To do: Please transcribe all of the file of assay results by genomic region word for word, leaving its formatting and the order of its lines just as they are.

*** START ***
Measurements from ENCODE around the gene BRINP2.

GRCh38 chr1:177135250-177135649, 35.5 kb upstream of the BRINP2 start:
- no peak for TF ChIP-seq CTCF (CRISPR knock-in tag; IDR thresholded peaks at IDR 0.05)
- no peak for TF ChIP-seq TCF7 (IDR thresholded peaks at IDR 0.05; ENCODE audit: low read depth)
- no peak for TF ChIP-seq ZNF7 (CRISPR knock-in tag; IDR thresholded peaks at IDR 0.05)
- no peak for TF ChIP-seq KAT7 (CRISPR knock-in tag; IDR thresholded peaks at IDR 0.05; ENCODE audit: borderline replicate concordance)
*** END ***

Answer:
Measurements from ENCODE around the gene BRINP2.

GRCh38 chr1:177135250-177135649, 35.5 kb upstream of the BRINP2 start:
- no peak for TF ChIP-seq CTCF (CRISPR knock-in tag; IDR thresholded peaks at IDR 0.05)
- no peak for TF ChIP-seq TCF7 (IDR thresholded peaks at IDR 0.05; ENCODE audit: low read depth)
- no peak for TF ChIP-seq ZNF7 (CRISPR knock-in tag; IDR thresholded peaks at IDR 0.05)
- no peak for TF ChIP-seq KAT7 (CRISPR knock-in tag; IDR thresholded peaks at IDR 0.05; ENCODE audit: borderline replicate concordance)